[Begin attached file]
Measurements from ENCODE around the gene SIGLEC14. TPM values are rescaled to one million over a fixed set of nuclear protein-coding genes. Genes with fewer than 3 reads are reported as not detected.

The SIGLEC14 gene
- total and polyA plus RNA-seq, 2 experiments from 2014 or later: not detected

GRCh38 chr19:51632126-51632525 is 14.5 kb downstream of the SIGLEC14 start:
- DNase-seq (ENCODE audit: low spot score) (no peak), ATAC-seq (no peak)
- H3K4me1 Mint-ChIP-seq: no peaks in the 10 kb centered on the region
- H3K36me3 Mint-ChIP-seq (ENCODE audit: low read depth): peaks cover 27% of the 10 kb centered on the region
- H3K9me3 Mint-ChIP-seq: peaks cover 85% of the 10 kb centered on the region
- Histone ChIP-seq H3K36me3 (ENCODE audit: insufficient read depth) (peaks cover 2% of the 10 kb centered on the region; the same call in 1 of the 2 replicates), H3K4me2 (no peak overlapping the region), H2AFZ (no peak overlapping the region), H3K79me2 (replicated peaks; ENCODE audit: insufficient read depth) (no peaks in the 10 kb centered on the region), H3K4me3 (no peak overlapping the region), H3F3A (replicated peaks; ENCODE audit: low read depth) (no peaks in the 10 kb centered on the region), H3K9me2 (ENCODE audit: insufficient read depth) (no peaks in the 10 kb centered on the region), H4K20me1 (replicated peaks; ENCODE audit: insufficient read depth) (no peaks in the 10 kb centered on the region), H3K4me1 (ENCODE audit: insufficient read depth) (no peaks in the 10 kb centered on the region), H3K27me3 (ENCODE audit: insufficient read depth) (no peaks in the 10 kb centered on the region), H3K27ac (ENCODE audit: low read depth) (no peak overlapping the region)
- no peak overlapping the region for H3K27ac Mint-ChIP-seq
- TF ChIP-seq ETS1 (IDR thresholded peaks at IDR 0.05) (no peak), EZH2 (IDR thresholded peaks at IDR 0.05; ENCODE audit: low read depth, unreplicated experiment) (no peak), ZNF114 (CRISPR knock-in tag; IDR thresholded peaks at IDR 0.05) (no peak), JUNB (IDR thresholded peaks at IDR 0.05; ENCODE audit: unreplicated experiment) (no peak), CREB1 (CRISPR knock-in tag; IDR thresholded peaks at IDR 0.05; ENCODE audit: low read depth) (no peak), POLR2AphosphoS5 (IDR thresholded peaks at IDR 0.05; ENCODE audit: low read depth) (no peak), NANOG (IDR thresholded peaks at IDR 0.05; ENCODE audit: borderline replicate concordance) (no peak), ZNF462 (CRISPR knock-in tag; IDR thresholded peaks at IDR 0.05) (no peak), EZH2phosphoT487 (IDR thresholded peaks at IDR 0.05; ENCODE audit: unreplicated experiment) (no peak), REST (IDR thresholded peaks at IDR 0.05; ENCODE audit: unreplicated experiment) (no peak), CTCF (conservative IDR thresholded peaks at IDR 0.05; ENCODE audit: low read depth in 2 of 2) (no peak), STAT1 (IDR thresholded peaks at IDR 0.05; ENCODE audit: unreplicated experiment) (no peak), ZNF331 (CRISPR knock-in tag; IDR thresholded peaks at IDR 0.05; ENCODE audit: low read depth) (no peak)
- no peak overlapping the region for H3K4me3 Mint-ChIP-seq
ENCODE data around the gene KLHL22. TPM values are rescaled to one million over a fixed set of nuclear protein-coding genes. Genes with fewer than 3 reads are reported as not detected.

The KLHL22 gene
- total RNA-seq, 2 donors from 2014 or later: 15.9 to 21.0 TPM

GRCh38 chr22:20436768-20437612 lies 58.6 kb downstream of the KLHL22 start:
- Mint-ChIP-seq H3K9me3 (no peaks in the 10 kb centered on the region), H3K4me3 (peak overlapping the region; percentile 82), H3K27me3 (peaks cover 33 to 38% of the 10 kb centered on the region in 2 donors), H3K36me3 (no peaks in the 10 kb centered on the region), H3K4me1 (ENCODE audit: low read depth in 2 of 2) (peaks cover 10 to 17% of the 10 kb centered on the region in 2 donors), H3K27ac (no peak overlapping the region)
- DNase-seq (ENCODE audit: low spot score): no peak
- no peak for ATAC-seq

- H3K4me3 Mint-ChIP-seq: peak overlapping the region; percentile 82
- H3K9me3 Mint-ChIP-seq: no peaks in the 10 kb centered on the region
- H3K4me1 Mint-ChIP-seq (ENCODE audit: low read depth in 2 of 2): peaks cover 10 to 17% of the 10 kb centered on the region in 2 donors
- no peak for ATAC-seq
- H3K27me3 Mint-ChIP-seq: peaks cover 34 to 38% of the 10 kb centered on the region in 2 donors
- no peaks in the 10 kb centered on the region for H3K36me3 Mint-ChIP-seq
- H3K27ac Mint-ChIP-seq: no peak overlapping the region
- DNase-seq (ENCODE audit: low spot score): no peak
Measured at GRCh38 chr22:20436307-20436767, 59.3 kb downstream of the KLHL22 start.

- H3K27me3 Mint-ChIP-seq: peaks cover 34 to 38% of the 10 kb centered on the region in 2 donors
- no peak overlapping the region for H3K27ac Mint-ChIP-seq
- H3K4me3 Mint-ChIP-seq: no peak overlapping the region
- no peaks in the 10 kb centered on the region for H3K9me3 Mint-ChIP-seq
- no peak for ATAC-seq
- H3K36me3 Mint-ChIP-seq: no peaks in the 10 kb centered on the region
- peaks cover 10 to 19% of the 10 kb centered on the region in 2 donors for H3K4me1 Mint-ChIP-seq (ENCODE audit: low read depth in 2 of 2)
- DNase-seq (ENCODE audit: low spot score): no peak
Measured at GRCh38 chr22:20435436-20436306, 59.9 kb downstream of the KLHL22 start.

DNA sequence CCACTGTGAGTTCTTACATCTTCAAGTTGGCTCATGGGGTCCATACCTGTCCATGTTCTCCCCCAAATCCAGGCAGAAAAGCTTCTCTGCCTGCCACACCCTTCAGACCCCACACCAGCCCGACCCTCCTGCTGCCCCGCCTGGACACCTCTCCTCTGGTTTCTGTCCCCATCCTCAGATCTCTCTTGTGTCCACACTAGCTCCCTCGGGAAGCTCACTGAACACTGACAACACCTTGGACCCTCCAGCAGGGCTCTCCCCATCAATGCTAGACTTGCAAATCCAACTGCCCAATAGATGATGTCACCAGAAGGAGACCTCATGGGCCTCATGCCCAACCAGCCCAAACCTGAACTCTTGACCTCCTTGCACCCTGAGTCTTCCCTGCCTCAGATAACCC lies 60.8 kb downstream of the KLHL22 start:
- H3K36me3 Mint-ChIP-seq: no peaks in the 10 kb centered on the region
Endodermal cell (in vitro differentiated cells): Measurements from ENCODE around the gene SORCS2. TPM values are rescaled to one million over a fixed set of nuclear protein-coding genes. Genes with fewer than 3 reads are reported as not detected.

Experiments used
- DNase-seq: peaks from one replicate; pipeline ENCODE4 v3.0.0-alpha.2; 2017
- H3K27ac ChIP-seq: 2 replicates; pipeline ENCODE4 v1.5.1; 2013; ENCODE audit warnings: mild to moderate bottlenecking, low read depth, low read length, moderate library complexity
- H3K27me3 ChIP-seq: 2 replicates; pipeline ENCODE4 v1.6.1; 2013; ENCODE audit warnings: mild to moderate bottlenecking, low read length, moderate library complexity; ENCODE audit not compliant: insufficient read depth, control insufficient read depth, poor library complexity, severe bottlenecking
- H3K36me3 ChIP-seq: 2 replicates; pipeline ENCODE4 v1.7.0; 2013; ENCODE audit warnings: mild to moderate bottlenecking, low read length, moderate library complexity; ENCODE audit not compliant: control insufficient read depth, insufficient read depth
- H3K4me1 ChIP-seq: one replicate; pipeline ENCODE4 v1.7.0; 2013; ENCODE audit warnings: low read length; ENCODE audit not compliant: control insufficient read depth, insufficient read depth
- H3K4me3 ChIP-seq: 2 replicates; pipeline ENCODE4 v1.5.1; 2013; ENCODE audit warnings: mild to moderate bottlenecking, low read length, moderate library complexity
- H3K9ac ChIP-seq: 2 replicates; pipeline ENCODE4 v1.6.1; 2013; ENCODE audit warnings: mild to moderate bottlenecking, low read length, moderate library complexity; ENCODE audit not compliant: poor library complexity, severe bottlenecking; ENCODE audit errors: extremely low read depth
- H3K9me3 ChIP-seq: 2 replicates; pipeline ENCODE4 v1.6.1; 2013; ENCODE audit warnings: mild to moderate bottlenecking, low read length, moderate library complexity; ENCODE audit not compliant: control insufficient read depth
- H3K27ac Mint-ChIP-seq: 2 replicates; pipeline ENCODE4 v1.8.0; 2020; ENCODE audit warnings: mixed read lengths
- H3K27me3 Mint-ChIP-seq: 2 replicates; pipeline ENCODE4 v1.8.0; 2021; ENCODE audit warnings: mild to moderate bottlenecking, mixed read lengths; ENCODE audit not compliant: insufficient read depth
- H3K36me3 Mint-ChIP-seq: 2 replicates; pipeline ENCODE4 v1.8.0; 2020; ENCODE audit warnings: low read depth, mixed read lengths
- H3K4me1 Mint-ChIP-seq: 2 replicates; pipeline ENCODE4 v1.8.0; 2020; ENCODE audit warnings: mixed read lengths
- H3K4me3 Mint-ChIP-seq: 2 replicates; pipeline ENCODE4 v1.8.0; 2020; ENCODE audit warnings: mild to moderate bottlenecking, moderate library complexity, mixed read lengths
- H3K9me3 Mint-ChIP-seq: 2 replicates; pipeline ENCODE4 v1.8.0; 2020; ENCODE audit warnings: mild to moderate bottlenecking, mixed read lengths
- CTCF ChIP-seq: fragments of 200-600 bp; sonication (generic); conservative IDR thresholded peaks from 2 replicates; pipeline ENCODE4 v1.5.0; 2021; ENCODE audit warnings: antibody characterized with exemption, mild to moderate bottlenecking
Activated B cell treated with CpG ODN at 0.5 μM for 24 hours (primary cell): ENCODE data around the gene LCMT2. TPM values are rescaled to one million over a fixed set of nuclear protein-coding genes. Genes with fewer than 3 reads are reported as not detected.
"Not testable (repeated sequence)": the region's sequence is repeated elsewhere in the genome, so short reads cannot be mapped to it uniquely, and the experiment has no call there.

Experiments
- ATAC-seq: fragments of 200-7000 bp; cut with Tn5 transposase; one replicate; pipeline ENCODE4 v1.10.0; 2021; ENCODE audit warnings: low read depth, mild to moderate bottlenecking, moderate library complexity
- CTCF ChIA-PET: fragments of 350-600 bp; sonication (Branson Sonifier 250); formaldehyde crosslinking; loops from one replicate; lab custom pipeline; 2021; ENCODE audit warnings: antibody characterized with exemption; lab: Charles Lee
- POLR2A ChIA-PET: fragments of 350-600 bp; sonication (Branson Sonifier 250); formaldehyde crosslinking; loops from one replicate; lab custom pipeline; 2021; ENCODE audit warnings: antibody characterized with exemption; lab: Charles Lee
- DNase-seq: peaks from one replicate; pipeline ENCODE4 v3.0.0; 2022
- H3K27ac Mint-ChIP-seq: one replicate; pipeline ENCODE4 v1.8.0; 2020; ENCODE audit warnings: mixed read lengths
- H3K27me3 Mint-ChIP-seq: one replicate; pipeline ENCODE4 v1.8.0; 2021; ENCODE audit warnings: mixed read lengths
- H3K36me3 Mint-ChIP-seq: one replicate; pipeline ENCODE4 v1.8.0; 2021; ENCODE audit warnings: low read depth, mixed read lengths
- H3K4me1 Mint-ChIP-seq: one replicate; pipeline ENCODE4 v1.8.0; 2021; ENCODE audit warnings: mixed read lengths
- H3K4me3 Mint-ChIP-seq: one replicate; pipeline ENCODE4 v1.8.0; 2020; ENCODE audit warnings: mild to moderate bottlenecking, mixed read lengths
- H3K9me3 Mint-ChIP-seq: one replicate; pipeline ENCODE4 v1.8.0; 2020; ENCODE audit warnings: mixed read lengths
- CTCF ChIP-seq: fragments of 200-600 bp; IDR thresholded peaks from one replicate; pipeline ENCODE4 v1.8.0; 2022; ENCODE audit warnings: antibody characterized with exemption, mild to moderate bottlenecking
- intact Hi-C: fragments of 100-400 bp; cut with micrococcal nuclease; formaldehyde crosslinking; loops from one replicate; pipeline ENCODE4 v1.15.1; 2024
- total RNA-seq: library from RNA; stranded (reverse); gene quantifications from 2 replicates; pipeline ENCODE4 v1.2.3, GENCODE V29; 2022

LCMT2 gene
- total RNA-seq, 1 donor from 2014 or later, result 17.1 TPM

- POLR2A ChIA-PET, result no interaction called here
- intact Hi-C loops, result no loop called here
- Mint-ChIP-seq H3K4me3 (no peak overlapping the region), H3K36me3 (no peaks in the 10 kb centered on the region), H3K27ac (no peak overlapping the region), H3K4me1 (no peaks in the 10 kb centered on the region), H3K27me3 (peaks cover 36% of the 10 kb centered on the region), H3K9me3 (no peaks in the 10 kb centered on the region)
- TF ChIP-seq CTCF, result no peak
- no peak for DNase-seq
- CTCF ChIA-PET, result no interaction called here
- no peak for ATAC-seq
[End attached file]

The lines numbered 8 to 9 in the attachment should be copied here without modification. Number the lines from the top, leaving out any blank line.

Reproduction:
- H3K9me3 Mint-ChIP-seq: peaks cover 85% of the 10 kb centered on the region
- Histone ChIP-seq H3K36me3 (ENCODE audit: insufficient read depth) (peaks cover 2% of the 10 kb centered on the region; the same call in 1 of the 2 replicates), H3K4me2 (no peak overlapping the region), H2AFZ (no peak overlapping the region), H3K79me2 (replicated peaks; ENCODE audit: insufficient read depth) (no peaks in the 10 kb centered on the region), H3K4me3 (no peak overlapping the region), H3F3A (replicated peaks; ENCODE audit: low read depth) (no peaks in the 10 kb centered on the region), H3K9me2 (ENCODE audit: insufficient read depth) (no peaks in the 10 kb centered on the region), H4K20me1 (replicated peaks; ENCODE audit: insufficient read depth) (no peaks in the 10 kb centered on the region), H3K4me1 (ENCODE audit: insufficient read depth) (no peaks in the 10 kb centered on the region), H3K27me3 (ENCODE audit: insufficient read depth) (no peaks in the 10 kb centered on the region), H3K27ac (ENCODE audit: low read depth) (no peak overlapping the region)